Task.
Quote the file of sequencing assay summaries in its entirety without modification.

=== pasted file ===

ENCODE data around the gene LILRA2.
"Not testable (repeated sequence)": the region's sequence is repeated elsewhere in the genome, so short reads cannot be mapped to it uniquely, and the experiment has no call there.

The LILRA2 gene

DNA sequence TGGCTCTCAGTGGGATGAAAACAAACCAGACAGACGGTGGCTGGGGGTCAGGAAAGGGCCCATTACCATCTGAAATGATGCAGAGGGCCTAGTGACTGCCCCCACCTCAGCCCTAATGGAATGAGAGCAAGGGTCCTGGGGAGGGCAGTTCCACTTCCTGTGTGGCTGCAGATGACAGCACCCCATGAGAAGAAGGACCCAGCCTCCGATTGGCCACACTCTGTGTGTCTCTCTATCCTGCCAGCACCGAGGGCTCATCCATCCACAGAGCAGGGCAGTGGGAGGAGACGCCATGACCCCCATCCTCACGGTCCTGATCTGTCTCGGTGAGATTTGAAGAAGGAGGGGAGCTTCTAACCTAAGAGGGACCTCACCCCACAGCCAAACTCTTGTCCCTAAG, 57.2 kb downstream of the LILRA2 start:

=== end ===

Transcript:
ENCODE data around the gene LILRA2.
"Not testable (repeated sequence)": the region's sequence is repeated elsewhere in the genome, so short reads cannot be mapped to it uniquely, and the experiment has no call there.

The LILRA2 gene

DNA sequence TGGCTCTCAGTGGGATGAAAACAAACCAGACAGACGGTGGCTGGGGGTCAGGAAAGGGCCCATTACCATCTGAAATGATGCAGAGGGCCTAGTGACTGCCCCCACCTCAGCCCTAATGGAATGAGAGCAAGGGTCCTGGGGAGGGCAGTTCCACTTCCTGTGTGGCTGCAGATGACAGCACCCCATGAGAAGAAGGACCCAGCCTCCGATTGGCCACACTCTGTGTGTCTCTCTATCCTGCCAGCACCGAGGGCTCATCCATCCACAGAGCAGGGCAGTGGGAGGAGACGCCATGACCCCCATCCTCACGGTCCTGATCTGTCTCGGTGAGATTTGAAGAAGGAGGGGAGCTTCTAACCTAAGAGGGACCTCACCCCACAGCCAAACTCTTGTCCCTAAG, 57.2 kb downstream of the LILRA2 start: